Increases blamed on those moving to Florida
Escalating levels of homelessness have been a known problem in Florida for years now.
But recent reports suggest that rent increases in South Florida are out of control - going up by an average of 36% year-on-year. Faced with such increases, low-income renters in places like Miami, Fort Lauderdale and West Palm Beach are faced with the very real threat of homelessness.
These increases are a combined effect of the large numbers of people deserting places like New York and moving to Florida, together with landlords who are keen to capitalize on opportunities to make more money from their property.
The net-effect is that more and more of those who have struggled to make financial ends meet, are now faced with the threat of homelessness.
Floods of people moving to Florida
Data from July 2021 reveals just how many people are seeking a new life in Florida - in that month alone, the Miami metropolitan area saw a net increase of 7,160 people, compared to just 2,216 in June 2020. The majority of those people originated from New York.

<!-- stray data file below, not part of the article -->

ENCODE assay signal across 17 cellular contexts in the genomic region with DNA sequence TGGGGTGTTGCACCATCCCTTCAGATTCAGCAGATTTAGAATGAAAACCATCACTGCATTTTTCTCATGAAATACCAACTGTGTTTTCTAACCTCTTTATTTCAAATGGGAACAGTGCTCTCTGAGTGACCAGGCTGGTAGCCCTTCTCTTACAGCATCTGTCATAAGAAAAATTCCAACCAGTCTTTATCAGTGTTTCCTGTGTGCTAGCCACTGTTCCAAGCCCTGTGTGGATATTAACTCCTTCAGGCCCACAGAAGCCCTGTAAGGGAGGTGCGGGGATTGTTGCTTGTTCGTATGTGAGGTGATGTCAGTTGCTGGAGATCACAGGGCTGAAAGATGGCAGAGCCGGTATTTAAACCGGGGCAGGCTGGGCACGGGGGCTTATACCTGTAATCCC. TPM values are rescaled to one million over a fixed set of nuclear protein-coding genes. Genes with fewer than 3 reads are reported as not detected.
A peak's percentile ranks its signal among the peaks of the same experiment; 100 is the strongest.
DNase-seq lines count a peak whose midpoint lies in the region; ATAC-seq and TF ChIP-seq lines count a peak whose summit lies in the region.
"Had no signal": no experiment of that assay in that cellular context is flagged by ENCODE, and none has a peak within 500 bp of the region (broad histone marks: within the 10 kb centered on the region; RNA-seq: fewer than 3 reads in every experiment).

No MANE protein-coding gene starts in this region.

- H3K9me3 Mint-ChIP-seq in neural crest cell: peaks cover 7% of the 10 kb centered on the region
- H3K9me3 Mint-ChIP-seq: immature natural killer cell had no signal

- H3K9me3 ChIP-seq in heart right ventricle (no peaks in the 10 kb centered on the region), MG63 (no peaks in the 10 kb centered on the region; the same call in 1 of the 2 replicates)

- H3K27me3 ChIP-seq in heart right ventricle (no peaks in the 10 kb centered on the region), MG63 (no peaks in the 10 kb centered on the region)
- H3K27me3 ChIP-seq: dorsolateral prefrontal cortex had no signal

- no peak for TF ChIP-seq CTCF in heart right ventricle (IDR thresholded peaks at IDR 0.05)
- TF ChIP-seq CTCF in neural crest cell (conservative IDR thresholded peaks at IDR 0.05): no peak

The draw of living in Florida is clear to those who live here - but it's also apparent to those who've lived in places where taxes are more punitive and the weather isn't so favorable. The pandemic helped many to realize that they can live and work where they like, and so they're choosing to relocate. This is problematic for those who were already living in cities like Miami before rents started to go up so astronomically.
Protests against rent rises
Earlier this month, tenants in Hialeah held a protest at their landlord's office against proposed rent increases of $650 per month. The sentiment of their objections - that housing is a human right - is entirely reasonable.
But in a free-market economy prices tend to rise to whatever someone is willing to pay. That doesn't help Floridians whose incomes won't stretch to such increases. And in that scenario, the only option that many tragically face is homelessness, even those who are in work.
What happens next?
Florida state law currently prevents government from implementing rent control measures. Meanwhile local officials in Tampa and St Petersburg are seeking to implement a cap on rent increases as part of declaring a housing emergency.
Whether similar measures are pursued in Miami, remains to be seen.
What do you think about such drastic rent increases in South Florida? Has your rent been put up to an unreasonable level? Do you think it's greed on the part of landlords or the fault of those moving to Florida, or something else entirely? Let me know in the comments section below.